Find out more: www.adaptcentre.ie/
Insight is one of the largest data analytics centres in Europe. It undertakes high-impact research, seeks to derive value from Big Data and provides innovative technology solutions for industry and society by enabling better decision-making.
We support 450 researchers across areas such as the Fundamentals of Data Science, Sensing and Actuation, Scaling Algorithms, Model Building, Multi Modal Analysis, Data Engineering and Governance, Decision Making and Trustworthy AI.
Find out more: www.insight-centre.org
Lero, the Science Foundation Ireland Research Centre for Software, brings together expert software teams from universities and institutes of technology across Ireland in a co-ordinated centre of research excellence with a strong industry focus.
Lero’s research spans a wide range of application domains from driverless cars to artificial intelligence, cybersecurity, fintech, govtech, smart communities, agtech and healthtech.
Find out more: www.lero.ie
The VistaMilk SFI Research Centre represents a unique collaboration between Agri-Food and information communications technology (ICT) research institutes and leading Irish/multinational food and ICT companies. Funded by Science Foundation Ireland (SFI) and the Department of Agriculture Food and the Marine (DAFM).
Read more: www.vistamilk.ie
I-Form, the SFI Research Centre for Advanced Manufacturing, brings together a nationwide pool of expertise in materials science, engineering, data analytics and cognitive computing. Their mission is to shape the future of manufacturing through high-impact research into the application of digital technologies to materials processing.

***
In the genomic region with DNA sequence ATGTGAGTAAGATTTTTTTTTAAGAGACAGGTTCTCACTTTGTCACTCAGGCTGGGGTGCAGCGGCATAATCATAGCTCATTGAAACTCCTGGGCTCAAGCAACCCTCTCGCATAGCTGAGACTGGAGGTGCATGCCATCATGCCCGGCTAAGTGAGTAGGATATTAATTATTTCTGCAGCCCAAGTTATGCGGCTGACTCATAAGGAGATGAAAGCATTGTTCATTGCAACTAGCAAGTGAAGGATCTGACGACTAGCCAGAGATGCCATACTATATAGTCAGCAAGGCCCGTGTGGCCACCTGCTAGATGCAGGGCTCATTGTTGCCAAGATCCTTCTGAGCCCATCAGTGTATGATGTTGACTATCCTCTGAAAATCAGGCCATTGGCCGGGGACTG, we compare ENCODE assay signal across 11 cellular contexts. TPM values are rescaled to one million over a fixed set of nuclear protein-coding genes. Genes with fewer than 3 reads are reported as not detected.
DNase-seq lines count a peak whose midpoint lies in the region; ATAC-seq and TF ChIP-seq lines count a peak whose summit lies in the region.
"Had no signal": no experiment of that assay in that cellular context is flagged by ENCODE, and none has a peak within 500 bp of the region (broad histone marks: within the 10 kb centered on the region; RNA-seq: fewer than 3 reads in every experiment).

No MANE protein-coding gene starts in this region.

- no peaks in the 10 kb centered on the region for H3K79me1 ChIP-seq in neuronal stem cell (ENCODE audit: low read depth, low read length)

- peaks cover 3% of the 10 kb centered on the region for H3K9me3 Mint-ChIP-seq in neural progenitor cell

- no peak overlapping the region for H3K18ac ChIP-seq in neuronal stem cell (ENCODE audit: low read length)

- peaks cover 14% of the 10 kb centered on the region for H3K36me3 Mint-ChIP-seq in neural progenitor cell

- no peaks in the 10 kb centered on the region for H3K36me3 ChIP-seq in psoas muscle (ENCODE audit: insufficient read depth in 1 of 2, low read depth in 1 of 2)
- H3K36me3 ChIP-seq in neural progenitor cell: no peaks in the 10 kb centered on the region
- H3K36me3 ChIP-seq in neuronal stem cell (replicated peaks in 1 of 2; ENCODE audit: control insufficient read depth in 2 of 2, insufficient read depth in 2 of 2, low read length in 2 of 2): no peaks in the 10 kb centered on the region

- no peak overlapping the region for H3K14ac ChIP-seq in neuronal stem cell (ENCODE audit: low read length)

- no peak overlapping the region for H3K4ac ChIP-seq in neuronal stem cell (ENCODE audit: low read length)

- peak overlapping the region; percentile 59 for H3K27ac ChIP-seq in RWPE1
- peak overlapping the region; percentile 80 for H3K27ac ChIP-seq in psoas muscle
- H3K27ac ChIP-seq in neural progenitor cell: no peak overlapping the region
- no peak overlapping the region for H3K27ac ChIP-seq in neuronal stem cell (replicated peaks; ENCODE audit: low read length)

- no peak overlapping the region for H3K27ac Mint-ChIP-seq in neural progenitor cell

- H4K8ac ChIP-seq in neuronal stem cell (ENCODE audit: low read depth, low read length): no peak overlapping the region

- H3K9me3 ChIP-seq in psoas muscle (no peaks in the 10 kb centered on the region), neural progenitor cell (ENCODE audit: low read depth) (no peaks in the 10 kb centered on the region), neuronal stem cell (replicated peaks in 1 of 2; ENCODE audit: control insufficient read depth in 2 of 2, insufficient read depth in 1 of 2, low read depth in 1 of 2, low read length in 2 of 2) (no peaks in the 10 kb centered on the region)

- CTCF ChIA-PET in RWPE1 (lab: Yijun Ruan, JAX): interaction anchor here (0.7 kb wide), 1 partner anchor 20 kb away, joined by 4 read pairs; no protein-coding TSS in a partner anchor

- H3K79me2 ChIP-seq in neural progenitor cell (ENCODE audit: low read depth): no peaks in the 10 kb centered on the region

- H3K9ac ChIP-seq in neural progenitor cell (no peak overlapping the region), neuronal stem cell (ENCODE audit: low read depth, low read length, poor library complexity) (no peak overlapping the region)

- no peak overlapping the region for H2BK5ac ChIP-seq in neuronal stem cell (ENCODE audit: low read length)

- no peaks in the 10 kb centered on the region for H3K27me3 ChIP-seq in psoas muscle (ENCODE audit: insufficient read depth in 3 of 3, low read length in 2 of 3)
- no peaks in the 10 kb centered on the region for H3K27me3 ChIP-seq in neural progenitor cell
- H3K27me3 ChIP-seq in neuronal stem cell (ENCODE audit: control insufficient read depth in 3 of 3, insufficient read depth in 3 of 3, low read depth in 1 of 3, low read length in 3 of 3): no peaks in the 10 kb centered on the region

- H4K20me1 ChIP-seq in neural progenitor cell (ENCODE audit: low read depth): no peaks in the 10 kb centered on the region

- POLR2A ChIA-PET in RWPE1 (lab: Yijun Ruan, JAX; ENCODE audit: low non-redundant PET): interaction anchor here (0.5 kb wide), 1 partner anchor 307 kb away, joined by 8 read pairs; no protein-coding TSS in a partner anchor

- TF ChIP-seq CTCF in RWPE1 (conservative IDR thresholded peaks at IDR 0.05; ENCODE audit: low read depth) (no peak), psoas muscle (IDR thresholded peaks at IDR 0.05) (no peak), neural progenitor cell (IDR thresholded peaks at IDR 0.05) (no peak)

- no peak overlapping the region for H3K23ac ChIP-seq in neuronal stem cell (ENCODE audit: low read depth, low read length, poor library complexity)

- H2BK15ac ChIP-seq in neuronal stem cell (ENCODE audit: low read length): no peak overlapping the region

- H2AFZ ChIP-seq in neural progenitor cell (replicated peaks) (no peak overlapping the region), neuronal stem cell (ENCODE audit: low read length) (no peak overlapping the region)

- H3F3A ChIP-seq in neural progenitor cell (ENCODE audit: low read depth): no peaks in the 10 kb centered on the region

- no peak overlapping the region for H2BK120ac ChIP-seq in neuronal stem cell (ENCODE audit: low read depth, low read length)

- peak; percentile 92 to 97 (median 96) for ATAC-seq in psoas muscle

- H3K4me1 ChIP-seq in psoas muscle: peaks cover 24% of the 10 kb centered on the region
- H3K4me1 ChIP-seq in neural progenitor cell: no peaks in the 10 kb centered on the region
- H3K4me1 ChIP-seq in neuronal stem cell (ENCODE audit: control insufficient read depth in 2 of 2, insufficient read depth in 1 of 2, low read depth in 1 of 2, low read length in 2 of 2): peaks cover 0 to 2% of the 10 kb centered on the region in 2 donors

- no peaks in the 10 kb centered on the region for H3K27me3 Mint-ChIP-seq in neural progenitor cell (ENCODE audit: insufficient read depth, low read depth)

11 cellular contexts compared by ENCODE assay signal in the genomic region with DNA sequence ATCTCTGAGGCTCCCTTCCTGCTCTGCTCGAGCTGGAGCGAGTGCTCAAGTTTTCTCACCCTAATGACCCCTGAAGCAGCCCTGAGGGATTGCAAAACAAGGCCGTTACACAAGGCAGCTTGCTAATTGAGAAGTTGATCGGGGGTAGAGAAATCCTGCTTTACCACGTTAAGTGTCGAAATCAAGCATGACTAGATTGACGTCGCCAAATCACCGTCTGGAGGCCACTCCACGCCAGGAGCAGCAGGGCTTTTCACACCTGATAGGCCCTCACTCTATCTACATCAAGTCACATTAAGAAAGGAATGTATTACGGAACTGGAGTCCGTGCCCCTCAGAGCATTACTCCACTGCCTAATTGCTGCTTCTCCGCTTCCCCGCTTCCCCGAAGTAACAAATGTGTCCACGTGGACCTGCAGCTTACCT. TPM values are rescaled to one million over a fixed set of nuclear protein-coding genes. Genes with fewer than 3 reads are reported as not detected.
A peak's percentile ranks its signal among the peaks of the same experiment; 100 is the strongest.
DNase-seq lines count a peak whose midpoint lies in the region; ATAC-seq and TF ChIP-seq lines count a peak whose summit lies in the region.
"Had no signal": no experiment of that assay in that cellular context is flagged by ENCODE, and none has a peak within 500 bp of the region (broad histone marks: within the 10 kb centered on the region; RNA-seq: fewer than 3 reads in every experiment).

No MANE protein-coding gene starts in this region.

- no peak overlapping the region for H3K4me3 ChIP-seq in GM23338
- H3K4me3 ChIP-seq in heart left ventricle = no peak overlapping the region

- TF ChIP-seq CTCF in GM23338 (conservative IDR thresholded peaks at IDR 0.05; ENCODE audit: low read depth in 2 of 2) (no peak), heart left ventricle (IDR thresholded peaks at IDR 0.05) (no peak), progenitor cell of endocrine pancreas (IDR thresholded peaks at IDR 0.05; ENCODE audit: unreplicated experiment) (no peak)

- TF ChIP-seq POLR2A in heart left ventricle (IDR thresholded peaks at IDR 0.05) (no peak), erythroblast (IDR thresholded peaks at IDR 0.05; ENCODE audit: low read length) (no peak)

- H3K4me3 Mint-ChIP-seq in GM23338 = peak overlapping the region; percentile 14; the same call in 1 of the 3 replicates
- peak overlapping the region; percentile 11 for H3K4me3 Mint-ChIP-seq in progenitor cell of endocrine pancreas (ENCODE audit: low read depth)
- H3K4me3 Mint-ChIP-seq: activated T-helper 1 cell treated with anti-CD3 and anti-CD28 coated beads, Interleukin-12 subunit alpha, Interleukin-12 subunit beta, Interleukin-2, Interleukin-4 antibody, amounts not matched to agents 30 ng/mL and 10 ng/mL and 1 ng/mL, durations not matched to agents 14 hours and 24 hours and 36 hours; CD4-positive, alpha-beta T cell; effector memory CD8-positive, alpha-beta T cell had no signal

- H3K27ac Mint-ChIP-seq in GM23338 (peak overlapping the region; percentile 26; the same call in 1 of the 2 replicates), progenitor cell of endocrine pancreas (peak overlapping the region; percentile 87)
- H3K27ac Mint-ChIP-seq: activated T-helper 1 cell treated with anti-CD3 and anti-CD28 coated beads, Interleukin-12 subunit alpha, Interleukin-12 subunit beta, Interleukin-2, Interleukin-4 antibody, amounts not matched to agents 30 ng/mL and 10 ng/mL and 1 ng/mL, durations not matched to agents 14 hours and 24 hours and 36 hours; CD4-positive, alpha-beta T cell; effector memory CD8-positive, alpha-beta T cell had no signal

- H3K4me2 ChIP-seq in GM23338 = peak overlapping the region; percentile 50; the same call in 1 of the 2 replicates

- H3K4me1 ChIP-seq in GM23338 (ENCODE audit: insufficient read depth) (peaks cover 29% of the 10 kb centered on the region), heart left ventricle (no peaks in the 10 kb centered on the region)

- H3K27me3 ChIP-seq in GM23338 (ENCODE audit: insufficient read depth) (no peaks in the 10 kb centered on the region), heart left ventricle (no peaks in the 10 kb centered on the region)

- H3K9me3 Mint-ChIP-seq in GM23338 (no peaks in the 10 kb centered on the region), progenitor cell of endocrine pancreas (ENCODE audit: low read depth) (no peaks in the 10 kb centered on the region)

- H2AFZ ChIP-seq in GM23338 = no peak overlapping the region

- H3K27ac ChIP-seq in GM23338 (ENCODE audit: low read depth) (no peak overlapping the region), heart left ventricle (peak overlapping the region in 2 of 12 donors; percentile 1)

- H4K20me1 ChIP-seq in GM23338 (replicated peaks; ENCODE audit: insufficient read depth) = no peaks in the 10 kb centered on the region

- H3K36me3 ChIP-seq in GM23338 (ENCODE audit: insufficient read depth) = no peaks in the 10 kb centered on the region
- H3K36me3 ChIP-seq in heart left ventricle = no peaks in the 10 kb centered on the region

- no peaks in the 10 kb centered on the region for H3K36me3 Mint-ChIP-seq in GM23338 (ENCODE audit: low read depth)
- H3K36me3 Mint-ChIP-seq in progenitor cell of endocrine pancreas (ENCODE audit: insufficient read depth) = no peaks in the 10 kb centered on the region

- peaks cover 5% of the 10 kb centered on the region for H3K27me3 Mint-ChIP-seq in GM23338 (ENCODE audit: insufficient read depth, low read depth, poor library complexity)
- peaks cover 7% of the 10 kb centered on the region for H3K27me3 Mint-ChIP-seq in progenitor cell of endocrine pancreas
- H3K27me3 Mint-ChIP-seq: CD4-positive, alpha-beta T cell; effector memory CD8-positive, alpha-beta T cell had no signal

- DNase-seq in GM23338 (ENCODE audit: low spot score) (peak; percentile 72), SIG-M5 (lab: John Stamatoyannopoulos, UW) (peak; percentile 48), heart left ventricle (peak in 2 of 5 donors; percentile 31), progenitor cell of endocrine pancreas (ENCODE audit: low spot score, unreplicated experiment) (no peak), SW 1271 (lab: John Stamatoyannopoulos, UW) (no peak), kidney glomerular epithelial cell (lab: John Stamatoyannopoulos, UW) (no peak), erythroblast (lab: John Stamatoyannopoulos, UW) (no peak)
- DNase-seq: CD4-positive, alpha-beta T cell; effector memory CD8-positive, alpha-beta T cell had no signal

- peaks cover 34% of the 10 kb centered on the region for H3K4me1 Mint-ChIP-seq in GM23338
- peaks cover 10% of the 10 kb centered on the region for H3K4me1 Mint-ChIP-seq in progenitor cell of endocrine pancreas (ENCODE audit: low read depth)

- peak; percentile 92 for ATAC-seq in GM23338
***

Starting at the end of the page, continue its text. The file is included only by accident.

Find out more: www.i-form.ie
National Anti-Bullying Centre
The National Anti-Bullying Research and Resource Centre is a University designated research centre located in DCU’s Institute of Education. The Centre is known globally for its research excellence in bullying and online safety. The Centre is home to scholars with a global reputation as leaders in the fields of bullying, cyberbullying, and digital harassment.
Over the past 25 years, researchers attached to the Centre were the first in Ireland to undertake research on school, workplace, homophobic and cyber bullying, and many other issues related to bullying and digital safety. The Centre hosts the UNESCO Chair on Tackling Bullying in Schools and Cyberspace and the International Journal on Bullying Prevention.
The aim of the Centre is to contribute to solving the real-world problems of bullying and digital safety through collaboration with an extensive community of academic and industry partnerships. The extent of our resources and the collaboration between disciplines drive quality education, understanding and innovation in this field.
Read more: www.antibullyingcentre.ie
The Water Institute
The Water Institute (WI) is a cross-faculty initiative of research and education on water. It aims to work with all stakeholders – a quadruple helix of academia, industry, agency and society in its research and development work. Through research and capacity building, the WI develops solutions to national and global problems in water.
The WI specialize in technology developments across science, engineering and computer science domains with strong communications focus and policy and business drivers. These areas are reflected in our academic members in DCU – across all faculties of the University.
Read more: www.dcuwater.ie